say $month_count;  # This prints 3.

my @autumn_months; # no elements
my $autumn_count = @autumn_months;
say $autumn_count; # this prints 0

Some programming languages call hashes “dictionaries”. That’s what they are: a term and a definition. More precisely, they contain keys and values. Each key in a hash has one and only one corresponding value. The name of a hash begins with a percentage sign, like %parents. You define hashes by comma-separated pairs of key and value, like so:

my %days_in_month = ( "July" => 31, "August" => 31, "September" => 30 );

You can fetch any value from a hash by referring to $hashname{key}, or modify it in place just like any other scalar.

say $days_in_month{September}; # 30, of course.
$days_in_month{February} = 29; # It's a leap year.

To see what keys are in a hash, use the keys function with the name of the hash. This returns a list containing all of the keys in the hash. The list isn’t always in the same order, though; while you can count on @months always to return July, August, September in that order, keys %days_in_month might return them in any order whatsoever.

my @month_list = keys %days_in_month;
# @month_list is now ('July', 'September', 'August', 'February')!

The three types of variables have three separate namespaces. That means that $abacus and @abacus are two different variables, and $abacus[0] (the first element of @abacus) is not the same as $abacus{0} (the value in %abacus that has the key 0).


Some of the code samples from the previous section contained code comments. These are useful for explaining what a particular piece of code does, and vital for any piece of code you plan to modify, enhance, fix, or just look at again. (That is to say, comments are important.)

Anything in a line of Perl code that follows a # sign is a comment, unless that # sign appears in a string.

use feature ':5.10';
say "Hello world!";  # That's more like it.
# This entire line is a comment.


Almost every program ever written uses a loop of some kind. Loops allow you run a particular piece of code over and over again. This is part of a general concept in programming called flow control.

Perl has several different functions that are useful for flow control, the most basic of which is for. When you use the for function, you specify a variable to use as the loop index, and a list of values to loop over. Inside a pair of curly brackets, you put any code you want to run during the loop:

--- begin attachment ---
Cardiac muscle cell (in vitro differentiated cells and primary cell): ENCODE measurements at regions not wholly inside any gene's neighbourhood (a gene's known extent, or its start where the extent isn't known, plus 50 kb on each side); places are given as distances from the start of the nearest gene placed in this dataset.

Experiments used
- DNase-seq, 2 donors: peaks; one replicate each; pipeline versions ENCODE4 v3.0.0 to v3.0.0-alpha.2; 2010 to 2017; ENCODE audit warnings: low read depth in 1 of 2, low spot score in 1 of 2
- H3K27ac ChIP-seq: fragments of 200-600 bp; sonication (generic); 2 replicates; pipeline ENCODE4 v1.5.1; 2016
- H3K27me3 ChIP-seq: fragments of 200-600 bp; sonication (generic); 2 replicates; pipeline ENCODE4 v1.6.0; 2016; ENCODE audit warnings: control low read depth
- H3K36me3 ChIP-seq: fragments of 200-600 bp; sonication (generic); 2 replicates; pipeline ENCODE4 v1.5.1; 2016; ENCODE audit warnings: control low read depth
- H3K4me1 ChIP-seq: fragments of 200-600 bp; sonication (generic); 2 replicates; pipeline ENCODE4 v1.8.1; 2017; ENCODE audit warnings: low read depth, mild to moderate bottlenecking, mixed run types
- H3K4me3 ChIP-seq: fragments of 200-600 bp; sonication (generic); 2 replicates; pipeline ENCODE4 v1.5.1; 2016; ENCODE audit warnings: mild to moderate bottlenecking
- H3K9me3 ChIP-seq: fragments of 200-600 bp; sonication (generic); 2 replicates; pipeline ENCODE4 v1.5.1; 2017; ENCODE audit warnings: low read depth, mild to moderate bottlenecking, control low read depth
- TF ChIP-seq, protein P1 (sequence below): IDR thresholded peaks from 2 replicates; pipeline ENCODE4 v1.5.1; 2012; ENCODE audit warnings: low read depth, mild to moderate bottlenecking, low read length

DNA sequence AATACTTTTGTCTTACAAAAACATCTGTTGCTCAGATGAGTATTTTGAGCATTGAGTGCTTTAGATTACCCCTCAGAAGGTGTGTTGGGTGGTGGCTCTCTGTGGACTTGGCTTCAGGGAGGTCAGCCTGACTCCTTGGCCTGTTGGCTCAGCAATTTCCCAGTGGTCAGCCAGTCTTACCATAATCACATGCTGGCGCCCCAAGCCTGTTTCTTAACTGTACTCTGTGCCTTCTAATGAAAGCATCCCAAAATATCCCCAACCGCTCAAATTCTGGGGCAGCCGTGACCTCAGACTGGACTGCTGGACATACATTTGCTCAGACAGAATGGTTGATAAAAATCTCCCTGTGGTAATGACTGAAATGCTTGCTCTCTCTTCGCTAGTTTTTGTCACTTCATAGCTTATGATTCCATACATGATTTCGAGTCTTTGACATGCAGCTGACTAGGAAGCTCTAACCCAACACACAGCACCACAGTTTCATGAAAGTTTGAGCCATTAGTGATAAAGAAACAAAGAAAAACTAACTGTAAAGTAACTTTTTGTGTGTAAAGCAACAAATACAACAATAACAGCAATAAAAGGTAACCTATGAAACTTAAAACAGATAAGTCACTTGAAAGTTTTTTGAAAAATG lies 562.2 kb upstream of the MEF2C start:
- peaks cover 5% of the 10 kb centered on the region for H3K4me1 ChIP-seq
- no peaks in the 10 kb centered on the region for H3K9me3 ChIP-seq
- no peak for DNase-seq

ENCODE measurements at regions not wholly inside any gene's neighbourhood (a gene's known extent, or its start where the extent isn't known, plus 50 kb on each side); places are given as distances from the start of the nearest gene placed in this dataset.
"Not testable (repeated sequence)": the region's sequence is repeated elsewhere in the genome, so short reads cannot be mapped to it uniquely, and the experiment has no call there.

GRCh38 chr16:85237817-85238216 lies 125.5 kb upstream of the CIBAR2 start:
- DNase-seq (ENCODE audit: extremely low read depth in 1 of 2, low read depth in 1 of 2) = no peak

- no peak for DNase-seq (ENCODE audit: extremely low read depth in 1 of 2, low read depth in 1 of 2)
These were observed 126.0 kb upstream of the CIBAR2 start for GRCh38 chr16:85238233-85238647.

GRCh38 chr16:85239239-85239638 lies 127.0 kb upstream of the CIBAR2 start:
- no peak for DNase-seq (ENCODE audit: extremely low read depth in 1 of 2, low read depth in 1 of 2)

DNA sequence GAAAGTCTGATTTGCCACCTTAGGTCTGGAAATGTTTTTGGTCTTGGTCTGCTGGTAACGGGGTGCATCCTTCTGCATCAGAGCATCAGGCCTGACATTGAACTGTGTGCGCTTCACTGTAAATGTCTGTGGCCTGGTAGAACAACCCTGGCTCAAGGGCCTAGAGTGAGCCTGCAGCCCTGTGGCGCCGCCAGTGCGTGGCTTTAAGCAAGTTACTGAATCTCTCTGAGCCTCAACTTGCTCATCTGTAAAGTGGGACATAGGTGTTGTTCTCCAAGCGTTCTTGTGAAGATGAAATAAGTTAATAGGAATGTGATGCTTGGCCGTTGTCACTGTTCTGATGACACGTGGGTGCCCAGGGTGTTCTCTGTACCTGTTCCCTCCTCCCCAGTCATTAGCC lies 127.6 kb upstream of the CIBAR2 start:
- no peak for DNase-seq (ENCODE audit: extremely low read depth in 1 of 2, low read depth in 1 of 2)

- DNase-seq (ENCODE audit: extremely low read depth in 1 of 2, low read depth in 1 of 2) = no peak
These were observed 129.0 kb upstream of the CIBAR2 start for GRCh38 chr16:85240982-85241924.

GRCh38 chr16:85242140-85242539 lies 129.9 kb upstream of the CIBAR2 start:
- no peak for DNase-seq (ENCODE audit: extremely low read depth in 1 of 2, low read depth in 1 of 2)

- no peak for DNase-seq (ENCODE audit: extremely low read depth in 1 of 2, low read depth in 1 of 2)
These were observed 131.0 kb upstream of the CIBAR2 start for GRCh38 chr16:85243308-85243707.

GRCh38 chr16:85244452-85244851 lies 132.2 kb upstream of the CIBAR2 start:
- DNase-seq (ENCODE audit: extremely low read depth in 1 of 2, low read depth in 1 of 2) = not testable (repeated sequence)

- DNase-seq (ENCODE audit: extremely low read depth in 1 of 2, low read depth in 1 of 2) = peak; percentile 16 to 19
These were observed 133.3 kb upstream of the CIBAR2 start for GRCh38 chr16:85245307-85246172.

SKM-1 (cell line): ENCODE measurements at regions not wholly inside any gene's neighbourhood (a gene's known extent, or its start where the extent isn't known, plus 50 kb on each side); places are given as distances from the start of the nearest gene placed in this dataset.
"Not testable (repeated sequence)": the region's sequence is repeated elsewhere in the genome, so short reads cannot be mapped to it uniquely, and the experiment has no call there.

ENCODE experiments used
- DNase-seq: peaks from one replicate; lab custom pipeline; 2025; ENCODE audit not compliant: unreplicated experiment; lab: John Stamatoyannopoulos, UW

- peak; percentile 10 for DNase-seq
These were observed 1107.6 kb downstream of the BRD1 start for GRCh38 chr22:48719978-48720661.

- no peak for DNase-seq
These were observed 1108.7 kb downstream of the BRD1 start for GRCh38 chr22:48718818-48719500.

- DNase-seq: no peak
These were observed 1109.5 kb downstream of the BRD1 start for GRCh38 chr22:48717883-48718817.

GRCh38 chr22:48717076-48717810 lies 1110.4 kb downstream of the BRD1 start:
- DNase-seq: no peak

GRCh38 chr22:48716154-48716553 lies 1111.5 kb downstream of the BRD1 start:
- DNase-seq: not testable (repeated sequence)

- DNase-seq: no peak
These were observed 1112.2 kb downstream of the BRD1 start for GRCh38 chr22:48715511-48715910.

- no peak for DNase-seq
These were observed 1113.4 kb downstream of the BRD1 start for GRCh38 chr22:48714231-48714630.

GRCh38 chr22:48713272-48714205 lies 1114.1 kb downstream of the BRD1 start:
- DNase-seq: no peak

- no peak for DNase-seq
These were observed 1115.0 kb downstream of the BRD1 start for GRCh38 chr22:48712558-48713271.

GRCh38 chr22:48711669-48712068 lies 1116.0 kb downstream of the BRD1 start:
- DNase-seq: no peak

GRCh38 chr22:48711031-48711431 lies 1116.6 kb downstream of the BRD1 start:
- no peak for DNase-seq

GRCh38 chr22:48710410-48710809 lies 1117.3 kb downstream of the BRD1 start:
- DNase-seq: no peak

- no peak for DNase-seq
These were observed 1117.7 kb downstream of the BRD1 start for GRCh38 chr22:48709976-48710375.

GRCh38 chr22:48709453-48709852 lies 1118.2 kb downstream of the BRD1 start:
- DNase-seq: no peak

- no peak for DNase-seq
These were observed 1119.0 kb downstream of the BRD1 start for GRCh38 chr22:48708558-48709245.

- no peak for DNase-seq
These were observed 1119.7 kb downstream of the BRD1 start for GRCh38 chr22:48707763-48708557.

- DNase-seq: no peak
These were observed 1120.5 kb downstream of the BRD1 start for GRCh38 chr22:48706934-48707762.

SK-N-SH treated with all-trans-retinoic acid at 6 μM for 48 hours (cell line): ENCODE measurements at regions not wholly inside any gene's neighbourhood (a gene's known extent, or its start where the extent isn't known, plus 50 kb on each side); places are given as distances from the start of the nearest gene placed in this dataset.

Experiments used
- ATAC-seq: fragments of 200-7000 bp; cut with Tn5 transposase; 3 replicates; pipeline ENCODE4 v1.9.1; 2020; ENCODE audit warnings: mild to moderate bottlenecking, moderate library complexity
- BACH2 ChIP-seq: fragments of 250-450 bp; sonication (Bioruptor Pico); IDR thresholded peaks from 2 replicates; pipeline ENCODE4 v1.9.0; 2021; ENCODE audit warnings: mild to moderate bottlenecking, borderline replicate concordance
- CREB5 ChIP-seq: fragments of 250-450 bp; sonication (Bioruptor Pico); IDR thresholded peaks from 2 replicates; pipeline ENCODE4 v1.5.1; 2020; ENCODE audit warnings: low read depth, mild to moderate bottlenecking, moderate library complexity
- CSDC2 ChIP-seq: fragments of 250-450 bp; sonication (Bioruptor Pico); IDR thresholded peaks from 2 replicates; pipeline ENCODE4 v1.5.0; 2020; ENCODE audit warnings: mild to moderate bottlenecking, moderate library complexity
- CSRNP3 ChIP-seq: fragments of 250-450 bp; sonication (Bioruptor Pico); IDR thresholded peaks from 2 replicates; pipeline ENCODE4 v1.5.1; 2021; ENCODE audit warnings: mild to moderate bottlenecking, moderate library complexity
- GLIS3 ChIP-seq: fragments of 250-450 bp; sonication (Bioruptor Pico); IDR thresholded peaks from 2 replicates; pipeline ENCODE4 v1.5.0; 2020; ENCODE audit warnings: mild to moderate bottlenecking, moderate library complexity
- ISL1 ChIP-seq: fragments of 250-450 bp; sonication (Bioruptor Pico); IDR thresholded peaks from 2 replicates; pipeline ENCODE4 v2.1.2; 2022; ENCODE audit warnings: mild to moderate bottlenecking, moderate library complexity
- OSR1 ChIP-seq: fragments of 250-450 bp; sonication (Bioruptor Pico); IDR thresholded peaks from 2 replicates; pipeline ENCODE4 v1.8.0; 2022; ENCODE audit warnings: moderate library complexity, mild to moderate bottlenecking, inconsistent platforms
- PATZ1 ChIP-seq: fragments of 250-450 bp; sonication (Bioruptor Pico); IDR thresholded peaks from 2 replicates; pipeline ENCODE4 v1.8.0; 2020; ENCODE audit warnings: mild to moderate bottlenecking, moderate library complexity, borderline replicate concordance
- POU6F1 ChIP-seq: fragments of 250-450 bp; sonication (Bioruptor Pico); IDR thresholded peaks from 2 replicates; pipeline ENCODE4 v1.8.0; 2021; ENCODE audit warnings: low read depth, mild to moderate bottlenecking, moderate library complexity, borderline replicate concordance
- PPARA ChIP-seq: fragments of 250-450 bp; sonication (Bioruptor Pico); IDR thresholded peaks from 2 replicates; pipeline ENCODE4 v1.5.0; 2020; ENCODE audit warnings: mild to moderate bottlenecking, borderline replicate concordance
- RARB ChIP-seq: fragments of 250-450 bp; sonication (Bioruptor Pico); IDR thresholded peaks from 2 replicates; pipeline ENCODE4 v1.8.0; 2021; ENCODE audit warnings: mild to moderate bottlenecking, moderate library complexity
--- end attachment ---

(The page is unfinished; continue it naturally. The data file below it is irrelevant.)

use feature ':5.10';

for my $i (1, 2, 3, 4, 5) {
     say $i;

This loop prints the numbers 1 through 5, each on a separate line. (It’s not very useful; you might think “Why not just write say 1, 2, 3, 4, 5;?“. This is because say adds only one newline, at the end of its list of arguments.)

A handy shortcut for defining loop values is the range operator .., which specifies a range of numbers. You can write (1, 2, 3, 4, 5) as (1 .. 5) instead. You can also use arrays and scalars in your loop list. Try this code and see what happens:

use feature ':5.10';

my @one_to_ten = (1 .. 10);
my $top_limit  = 25;

for my $i (@one_to_ten, 15, 20 .. $top_limit) {
    say $i;

Of course, again you could write say @one_to_ten, 15, 20 .. $top_limit;

The items in your loop list don’t have to be numbers; you can use strings just as easily. If the hash %month_has contains names of months and the number of days in each month, you can use the keys function to step through them.

use feature ':5.10';

for my $i (keys %month_has) {
    say "$i has $month_has{$i} days.";

for my $marx ('Groucho', 'Harpo', 'Zeppo', 'Karl') {
    say "$marx is my favorite Marx brother.";

The Miracle of Compound Interest

You now know enough about Perl – variables, print/say, and for() – to write a small, useful program. Everyone loves money, so the first sample program is a compound-interest calculator. It will print a (somewhat) nicely formatted table showing the value of an investment over a number of years. (You can see the program at compound_interest.pl)

The single most complex line in the program is:

my $interest = int( ( $apr / 100 ) * $nest_egg * 100 ) / 100;

$apr / 100 is the interest rate, and ($apr / 100) * $nest_egg is the amount of interest earned in one year. This line uses the int() function, which returns the integer value of a scalar (its value after any stripping off any fractional part). We use int() here because when you multiply, for example, 10925 by 9.25%, the result is 1010.5625, which we must round off to 1010.56. To do this, we multiply by 100, yielding 101056.25, use int() to throw away the leftover fraction, yielding 101056, and then divide by 100 again, so that the final result is 1010.56. Try stepping through this statement yourself to see just how we end up with the correct result, rounded to cents.

Play Around!

At this point you have some basic knowledge of Perl syntax and a few simple toys to play with. Try writing some simple programs with them. Here are two suggestions, one simple and the other a little more complex:

  • A word frequency counter. How often does each word show up in an array of words? Print out a report. (Hint: Use a hash to count of the number of appearances of each word.)
  • Given a month and the day of the week that’s the first of that month, print a calendar for the month.